“This is not a warm and cuddly place”

It was the year of applying to grad school. I had seen the admissions rates. I had looked at reading lists. More than one of my acceptance letters had reminded me of the state of the job market. I had seen  this video . When a faculty member at a northern school confronted me with this phrase, I thought I had it figured out. Of course, under these conditions, there’s no way doing PhD in history could be warm and cuddly.

But that’s not what the faculty had meant. They were referring to departmental culture, as I was explained, to the fact that the department consisted of top scholars who traveled often, had limited time for their advisees, to the fact that they would expect a lot of work and independence from their students. There was to be no handholding.

I reminded myself that this was a school that for no apparent reasons other than tradition and the fostering of competition admitted some students with full funding packages and others with funding contingent on their first two years of progress.

I did not end up joining that program.

But this story is not unique. The same way organizational cultures vary somewhat but not tremendously from investment bank to investment bank, so are graduate programs remarkably similar from field to field, school to school, and sometimes even country to country. A few months ago, I attended a conference of European historians in Tallinn, Estonia, and it was remarkable how similarly conversations there unfolded – the same anxieties over the job market and the pressure to only consider academic careers as “successful” ones, the same humblebragging over inhuman hours of work put in to research or reading.

Again, some of this culture is a product of structural and economic forces that are similar around the world. I’ve read my Marx.

Some of it, though, functions largely a marker of distinction, a sign of initiation. Take, for example, reading loads. During the coursework years of a history PhD program, students are routinely assigned two or three books per class (that’s six-to-eight books a week, kids!) – an impossible reading load for any kind of comprehensive reading. The purpose of this – as far as I’ve heard it articulated – is to teach students to read strategically, to read for argument and method, to read with a purpose. To skim.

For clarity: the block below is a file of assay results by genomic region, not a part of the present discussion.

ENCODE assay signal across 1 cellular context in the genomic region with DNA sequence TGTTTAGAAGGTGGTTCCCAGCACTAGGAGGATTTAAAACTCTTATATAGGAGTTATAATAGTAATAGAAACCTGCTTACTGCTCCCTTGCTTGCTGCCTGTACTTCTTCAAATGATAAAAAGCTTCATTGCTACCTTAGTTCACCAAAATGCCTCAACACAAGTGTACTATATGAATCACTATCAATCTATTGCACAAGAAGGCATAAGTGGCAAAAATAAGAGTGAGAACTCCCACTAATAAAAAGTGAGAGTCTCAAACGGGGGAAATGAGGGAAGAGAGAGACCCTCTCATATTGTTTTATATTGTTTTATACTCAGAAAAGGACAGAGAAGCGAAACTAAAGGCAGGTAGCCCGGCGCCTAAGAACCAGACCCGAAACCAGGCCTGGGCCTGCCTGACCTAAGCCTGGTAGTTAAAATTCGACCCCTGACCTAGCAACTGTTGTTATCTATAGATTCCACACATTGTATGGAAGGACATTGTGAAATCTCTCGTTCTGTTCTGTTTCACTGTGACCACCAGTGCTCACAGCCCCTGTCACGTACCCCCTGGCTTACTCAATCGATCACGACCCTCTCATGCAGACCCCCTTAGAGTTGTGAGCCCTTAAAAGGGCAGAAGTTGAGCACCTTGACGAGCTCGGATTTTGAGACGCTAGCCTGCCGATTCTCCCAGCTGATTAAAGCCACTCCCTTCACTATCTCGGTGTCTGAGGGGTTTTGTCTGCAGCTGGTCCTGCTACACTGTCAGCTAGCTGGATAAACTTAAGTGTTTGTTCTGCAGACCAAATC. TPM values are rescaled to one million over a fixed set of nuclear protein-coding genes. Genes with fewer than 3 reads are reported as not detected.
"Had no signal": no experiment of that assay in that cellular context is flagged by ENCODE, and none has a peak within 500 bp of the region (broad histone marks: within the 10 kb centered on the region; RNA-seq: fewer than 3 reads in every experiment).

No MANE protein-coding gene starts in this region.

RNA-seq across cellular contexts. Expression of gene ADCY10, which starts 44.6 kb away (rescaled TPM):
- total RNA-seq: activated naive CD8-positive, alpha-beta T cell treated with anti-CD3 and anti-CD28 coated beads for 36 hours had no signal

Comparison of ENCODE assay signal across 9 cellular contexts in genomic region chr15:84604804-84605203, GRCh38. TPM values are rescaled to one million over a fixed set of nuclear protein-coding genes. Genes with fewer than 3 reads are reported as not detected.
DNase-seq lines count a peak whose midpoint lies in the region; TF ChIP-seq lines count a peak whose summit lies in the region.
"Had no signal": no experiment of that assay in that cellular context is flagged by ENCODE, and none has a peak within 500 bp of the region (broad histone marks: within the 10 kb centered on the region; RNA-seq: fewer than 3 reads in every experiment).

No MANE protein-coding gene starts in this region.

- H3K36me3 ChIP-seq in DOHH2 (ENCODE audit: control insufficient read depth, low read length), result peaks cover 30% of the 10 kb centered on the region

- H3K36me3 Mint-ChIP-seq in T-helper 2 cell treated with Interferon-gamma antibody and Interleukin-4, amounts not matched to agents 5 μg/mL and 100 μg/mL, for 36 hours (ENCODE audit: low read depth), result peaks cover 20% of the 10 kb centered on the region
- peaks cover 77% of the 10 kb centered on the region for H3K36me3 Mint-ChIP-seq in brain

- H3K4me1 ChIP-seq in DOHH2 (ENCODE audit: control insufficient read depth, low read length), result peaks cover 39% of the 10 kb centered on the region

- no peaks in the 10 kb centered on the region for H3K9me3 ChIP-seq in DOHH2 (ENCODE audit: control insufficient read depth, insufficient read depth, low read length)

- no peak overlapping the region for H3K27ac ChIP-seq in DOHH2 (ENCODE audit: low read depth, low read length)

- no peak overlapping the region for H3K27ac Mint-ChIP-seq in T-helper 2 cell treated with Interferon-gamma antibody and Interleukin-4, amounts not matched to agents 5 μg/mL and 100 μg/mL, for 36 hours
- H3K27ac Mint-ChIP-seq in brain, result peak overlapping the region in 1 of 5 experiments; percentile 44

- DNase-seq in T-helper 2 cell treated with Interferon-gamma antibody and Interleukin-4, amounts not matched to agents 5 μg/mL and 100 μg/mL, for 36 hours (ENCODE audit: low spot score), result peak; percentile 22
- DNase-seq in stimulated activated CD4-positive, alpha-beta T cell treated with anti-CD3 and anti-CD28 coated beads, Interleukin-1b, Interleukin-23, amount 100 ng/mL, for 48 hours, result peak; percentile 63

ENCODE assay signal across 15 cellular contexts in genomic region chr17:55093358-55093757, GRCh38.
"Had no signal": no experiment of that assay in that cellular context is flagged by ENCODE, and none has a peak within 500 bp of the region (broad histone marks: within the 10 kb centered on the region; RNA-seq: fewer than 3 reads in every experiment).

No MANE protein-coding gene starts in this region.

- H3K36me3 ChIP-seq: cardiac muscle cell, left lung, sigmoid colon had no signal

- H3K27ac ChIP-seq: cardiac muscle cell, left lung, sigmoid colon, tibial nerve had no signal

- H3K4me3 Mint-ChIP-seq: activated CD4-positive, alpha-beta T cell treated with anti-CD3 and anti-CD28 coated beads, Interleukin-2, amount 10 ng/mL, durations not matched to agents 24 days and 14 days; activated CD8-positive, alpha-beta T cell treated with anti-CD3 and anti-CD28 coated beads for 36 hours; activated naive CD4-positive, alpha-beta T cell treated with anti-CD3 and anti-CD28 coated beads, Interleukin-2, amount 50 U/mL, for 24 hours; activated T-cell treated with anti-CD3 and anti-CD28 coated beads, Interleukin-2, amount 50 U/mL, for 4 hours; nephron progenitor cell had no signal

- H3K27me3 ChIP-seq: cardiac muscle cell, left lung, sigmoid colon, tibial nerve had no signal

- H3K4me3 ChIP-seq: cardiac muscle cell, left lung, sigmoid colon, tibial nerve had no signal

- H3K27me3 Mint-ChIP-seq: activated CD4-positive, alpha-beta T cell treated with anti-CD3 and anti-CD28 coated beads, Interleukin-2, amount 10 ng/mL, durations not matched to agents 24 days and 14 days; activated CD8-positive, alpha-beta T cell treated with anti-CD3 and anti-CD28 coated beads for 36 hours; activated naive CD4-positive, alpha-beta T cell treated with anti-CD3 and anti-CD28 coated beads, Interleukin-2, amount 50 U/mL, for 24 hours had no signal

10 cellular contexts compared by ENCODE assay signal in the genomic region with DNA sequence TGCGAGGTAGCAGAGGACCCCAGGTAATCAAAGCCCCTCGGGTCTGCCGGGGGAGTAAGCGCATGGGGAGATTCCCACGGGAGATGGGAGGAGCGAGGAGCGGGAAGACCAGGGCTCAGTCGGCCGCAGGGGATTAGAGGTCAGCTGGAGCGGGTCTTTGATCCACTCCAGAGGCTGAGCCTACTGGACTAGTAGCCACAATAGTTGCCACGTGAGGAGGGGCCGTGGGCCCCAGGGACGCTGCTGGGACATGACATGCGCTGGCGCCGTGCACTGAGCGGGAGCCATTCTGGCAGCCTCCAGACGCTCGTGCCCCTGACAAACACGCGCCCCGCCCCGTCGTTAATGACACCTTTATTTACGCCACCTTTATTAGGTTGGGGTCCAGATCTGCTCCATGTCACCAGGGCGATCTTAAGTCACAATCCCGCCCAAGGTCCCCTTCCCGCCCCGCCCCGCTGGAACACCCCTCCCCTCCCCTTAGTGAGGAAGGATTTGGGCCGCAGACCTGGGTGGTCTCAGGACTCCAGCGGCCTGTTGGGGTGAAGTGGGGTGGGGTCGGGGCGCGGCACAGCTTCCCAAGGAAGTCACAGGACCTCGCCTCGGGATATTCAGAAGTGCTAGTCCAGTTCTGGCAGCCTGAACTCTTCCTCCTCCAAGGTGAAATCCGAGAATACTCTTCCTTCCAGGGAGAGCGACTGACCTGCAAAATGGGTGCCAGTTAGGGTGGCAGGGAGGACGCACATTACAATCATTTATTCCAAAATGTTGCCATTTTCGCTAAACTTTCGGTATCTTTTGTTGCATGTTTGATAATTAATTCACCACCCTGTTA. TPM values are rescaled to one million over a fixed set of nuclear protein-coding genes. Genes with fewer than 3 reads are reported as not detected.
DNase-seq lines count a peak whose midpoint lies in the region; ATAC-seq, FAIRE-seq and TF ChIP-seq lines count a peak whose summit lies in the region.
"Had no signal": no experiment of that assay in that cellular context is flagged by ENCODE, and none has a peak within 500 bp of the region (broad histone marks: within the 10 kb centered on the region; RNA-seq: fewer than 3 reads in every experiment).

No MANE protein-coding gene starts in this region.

Now to a degree, this is true – academic reading, like ice skating, is a skill that only improves with practice. Yet there is an argument to be made that the “standard” reading load for a graduate course in the humanities – a book or two plus articles – is grossly inflated. From personal experience, a class that, for instance, comprises of a selection of chapters from several key works enables both a deeper and more comprehensive engagement. In any case, proper reading strategies are rarely explicitly addressed, students are often just expected to acquire them through osmosis.

At the same time, it generates a permanent sense of anxiety, exacerbated by the fact that there are not set “hours” for PhD studies. Conceivably, you could be working all the time. During the end of the semester, when students have to both grade and be graded, they probably will be working all the time. You get an academic version on anatidaephobia – the fear that somewhere, somehow, someone is working more than you.

What is remarkable, though, is that instead of questioning this system and working out ways to make it more humane, students often internalize it. Complaining over the amount of books one has to read for a class is done with a level of sincere despair, but also with a level of equally sincere pride – look at how intellectually accomplished I am. During the year of general exams, conversations are often about the length of one’s… list, rather than the intellectual argument that they’re making. On more than one occasion I’ve felt slightly embarassed to admit that one of my advisors only wanted thirty books in his list, believing that deep reading is better than “comprehensive” reading (can any amount of reading actually be “comprehensive”?)

What’s pernicious about this pressure to read competitively is that plays out along class and gender lines. Having done my undergraduate degree at an Ivy League school in the US, I pretty much knew what graduate reading looks like and how to do it. By contrast, a friend, whose undergraduate experience was spent in Europe still finds the reading loads baffling and time-consuming. In a world where diligence is gendered female and initiative is gendered as male, who do you think ends up doing more work?

Yet this question remains unaddressed as a problem rather than simply a feature of graduate school that one has to deal with. For one, this leads me to think that people are generally aware of the different ritualistic functions that graduate school entails, the discourses and practices that signal that you are a part of the “insiders”. Breaking these codes is dangerous stuff.

But not as dangerous as having 6 out 10 graduate students reporting feelings of hopelessness and depression. So while addressing the broader economic and social problems that contribute to this is beyond any single one of us, maybe we should have a conversation about the aspects of graduate school stress that amount to self-inflicted wounds.

So maybe it’s time to have a conversation about this.  


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